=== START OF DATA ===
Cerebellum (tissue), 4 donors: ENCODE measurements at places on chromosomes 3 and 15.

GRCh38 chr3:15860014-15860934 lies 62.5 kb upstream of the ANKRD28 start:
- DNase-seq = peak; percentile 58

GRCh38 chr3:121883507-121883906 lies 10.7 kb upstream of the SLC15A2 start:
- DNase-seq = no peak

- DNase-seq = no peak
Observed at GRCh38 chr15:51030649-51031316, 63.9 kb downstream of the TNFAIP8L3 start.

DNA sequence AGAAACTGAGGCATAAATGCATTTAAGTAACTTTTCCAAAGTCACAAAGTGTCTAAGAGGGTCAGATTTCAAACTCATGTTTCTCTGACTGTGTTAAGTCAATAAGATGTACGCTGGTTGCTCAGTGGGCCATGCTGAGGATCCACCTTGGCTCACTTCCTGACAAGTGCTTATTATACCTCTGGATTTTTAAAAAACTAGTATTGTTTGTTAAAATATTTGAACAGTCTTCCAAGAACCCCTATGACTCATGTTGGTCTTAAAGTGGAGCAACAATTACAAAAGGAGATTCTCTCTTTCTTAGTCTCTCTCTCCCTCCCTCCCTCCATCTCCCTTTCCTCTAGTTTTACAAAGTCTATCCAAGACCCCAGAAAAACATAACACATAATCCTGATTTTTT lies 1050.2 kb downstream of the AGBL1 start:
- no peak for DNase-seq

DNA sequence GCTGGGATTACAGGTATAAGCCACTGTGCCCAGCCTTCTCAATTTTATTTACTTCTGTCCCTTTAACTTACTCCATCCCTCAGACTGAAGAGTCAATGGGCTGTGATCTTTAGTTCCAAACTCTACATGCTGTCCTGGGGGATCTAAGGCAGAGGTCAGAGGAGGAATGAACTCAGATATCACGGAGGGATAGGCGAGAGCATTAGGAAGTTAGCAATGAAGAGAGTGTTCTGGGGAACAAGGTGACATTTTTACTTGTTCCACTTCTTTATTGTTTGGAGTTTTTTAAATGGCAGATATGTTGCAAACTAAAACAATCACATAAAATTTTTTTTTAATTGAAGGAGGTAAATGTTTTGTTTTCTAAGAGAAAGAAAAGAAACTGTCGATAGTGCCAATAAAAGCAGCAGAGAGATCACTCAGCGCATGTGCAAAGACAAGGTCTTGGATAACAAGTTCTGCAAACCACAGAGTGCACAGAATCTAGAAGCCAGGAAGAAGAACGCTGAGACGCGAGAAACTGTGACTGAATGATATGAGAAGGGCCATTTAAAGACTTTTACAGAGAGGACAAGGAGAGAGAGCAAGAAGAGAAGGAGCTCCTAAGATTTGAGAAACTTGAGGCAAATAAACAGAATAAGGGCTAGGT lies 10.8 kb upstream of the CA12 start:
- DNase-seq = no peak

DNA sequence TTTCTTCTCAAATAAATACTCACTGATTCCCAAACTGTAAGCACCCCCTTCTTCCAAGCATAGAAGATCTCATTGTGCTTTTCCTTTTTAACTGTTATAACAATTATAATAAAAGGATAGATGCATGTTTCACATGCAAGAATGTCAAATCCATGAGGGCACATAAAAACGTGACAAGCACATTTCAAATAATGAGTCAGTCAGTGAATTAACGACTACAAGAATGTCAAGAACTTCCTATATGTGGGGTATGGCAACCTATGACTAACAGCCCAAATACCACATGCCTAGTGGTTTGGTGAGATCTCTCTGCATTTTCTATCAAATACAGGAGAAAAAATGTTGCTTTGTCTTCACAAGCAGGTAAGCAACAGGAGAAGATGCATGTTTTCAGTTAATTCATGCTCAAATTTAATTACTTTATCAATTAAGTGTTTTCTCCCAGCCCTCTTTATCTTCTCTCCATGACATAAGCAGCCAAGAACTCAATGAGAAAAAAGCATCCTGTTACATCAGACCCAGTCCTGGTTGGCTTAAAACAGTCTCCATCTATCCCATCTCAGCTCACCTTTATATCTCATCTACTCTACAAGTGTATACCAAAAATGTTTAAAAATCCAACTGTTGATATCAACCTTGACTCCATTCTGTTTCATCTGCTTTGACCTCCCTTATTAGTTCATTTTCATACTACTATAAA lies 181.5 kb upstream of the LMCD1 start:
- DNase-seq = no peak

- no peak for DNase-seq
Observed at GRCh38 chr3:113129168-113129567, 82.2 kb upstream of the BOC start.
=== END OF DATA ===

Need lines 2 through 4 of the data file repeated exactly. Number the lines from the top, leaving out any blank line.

GRCh38 chr3:15860014-15860934 lies 62.5 kb upstream of the ANKRD28 start:
- DNase-seq = peak; percentile 58

GRCh38 chr3:121883507-121883906 lies 10.7 kb upstream of the SLC15A2 start: